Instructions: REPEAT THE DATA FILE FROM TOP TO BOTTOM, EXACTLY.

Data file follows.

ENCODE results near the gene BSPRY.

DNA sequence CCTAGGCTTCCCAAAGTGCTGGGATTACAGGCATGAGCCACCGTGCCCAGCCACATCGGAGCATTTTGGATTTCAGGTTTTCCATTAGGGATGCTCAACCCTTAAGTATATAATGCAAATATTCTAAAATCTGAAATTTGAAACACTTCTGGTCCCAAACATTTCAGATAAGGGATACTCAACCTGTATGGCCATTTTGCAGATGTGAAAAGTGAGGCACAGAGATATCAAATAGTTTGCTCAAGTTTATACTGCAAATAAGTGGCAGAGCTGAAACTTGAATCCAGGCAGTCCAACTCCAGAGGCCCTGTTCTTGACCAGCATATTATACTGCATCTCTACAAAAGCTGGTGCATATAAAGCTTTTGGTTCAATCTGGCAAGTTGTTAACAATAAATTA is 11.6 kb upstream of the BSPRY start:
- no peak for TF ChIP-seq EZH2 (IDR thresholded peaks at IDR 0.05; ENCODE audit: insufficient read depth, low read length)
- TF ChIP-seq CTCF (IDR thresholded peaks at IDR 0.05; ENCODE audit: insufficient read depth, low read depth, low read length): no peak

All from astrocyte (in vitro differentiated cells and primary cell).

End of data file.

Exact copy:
ENCODE results near the gene BSPRY.

DNA sequence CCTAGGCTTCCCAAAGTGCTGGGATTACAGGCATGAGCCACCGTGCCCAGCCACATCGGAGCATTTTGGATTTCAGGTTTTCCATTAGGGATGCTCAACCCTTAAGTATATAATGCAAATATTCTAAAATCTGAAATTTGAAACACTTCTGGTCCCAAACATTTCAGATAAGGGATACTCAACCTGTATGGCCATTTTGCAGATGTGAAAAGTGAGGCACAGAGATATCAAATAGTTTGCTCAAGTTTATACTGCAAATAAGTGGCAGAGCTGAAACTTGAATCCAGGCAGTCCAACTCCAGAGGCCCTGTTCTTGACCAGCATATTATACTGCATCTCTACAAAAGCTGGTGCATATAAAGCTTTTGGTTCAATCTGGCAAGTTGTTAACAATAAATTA is 11.6 kb upstream of the BSPRY start:
- no peak for TF ChIP-seq EZH2 (IDR thresholded peaks at IDR 0.05; ENCODE audit: insufficient read depth, low read length)
- TF ChIP-seq CTCF (IDR thresholded peaks at IDR 0.05; ENCODE audit: insufficient read depth, low read depth, low read length): no peak

All from astrocyte (in vitro differentiated cells and primary cell).